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Hockey: A People's History [Paperback]

Michael McKinley
4.3 out of 5 stars  See all reviews (6 customer reviews)
List Price: CDN$ 45.00
Price: CDN$ 28.22 & FREE Shipping. Details
You Save: CDN$ 16.78 (37%)
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Book Description

Oct. 27 2009
Now in paperback, updated with a new final chapter!

Lavishly illustrated, beautifully designed, impeccably researched, and wonderfully written, Hockey: A People’s History is the altogether irresistible companion book to the CBC-Television series of the same name, airing in Fall 06. A must-have for every fan!

Hockey is not just Canada’s national game, it is part of every Canadian’s psyche, whether we like it or not. Watching it, playing it, coaching it, and talking about it are up there with eating on the list of the top ten things Canadians do most. In the first half of the last century it mirrored our increasing confidence as a nation and in the last years of the 1900s, which saw an aggressive but unsettling expansion of the game south of the border, it reflected our growing wariness of American influence on Canada.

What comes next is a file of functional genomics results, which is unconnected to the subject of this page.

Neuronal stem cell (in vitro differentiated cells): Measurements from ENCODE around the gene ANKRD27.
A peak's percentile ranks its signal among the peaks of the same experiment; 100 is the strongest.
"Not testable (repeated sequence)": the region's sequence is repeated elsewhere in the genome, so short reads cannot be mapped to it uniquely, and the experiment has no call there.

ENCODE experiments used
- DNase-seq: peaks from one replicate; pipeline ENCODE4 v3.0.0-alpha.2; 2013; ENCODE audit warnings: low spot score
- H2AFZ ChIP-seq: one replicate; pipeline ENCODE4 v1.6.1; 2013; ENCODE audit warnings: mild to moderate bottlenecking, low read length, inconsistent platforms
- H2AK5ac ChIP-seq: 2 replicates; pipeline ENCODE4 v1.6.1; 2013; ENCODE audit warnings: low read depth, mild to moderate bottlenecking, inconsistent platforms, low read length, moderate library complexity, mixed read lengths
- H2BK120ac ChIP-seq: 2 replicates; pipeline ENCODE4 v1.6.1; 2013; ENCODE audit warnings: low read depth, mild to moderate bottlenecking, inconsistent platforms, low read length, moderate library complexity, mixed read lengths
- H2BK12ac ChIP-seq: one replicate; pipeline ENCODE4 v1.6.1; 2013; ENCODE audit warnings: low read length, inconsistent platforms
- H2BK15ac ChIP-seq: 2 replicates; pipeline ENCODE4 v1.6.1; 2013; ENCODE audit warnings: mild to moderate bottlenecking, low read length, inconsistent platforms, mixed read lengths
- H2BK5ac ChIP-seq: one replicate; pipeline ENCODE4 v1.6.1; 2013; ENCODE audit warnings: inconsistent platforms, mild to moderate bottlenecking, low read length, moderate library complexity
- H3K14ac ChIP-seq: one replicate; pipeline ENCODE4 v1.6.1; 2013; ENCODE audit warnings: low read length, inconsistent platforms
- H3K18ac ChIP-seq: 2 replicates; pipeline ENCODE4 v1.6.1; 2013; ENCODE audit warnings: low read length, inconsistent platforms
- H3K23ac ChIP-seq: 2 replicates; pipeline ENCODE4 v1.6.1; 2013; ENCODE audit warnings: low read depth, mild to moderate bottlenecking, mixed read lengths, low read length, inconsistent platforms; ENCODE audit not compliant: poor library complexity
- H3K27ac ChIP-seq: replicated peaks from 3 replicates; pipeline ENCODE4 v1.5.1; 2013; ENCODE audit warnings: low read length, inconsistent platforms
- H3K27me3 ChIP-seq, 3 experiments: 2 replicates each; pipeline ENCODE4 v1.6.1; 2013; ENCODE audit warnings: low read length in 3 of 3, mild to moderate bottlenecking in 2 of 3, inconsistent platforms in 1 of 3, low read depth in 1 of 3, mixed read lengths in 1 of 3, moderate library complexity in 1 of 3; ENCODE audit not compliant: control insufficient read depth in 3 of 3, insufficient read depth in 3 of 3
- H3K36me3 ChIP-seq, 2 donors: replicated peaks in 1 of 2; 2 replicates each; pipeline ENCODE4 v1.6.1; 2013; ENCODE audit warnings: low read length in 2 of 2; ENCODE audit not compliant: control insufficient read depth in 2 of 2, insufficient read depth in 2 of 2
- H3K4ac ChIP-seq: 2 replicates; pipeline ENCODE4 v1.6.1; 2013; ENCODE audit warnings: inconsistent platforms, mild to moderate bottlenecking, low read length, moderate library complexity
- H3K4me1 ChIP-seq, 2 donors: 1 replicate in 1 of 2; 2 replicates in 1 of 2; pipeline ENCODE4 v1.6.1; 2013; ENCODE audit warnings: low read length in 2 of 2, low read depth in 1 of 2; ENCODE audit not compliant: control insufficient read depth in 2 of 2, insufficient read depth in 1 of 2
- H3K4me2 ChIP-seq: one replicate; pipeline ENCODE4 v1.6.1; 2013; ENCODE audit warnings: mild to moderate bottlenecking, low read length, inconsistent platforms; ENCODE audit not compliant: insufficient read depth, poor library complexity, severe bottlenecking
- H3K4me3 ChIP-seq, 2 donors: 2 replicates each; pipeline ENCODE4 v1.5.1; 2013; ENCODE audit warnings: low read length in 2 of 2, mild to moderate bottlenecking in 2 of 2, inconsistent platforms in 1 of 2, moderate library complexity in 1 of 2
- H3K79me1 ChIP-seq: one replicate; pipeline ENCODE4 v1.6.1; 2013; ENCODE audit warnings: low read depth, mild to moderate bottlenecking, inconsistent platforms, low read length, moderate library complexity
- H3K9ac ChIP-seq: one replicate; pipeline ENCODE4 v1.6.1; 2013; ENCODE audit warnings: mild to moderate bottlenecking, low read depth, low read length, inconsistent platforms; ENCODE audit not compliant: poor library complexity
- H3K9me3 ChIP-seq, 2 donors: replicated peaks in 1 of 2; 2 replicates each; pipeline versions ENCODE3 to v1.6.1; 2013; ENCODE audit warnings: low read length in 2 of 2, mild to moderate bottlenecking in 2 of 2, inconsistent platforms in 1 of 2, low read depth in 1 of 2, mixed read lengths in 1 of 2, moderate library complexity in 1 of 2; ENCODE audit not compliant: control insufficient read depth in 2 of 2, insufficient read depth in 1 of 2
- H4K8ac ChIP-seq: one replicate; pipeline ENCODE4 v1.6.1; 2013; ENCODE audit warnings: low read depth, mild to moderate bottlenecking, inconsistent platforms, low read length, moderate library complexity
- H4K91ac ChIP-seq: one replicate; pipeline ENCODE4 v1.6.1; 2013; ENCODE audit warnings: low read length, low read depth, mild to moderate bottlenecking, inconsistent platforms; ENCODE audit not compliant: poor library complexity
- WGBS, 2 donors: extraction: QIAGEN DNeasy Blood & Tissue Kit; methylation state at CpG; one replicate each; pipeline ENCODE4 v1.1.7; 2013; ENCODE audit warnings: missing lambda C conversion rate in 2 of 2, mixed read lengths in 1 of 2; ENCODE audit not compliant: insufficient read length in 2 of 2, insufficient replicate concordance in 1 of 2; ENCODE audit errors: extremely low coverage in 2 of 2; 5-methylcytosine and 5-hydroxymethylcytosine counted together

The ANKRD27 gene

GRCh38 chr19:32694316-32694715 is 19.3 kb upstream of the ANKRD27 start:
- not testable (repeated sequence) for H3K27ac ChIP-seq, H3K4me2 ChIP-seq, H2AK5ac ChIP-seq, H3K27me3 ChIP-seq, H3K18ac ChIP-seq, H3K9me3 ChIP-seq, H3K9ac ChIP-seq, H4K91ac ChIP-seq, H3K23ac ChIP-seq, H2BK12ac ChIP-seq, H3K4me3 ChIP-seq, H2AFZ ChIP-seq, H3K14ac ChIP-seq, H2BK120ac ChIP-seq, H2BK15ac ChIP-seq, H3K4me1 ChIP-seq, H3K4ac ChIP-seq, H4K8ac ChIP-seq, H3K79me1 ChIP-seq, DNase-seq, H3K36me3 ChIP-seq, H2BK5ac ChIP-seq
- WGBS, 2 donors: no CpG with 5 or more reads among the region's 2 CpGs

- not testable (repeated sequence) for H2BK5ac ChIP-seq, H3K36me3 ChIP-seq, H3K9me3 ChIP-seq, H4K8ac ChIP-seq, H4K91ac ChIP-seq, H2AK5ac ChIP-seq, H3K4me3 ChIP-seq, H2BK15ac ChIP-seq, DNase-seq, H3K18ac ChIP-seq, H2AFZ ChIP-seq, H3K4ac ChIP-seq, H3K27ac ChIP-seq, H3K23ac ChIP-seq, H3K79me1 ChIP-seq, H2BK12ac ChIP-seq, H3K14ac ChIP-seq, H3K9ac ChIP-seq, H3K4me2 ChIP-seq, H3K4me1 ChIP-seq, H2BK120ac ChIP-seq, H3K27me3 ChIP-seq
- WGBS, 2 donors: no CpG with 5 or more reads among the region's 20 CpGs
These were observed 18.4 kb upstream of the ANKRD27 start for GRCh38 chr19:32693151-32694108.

Hockey: A People’s History, like the ten-part CBC series it accompanies, tells the story of this breathtakingly fast game from its hotly contested origins, and the surge in its popularity after 1875, when it was first taken inside, through the rise and fall and rise again of women’s hockey, the sagas of long-lost leagues, such as the Pacific Coast Hockey League and, more recently, the World Hockey Association, to the present day and the first-ever lockout of players by the one remaining league. In that time, while play has changed only slightly (every generation of Canadians has complained about the growing violence of the game) hockey itself has been transformed from a rough and ready winter sport to a business worth many billions of dollars, played by millionaires.

But Hockey: A People’s History is not a business story, rather, it is the story of the men and woman who helped make the game what it is today.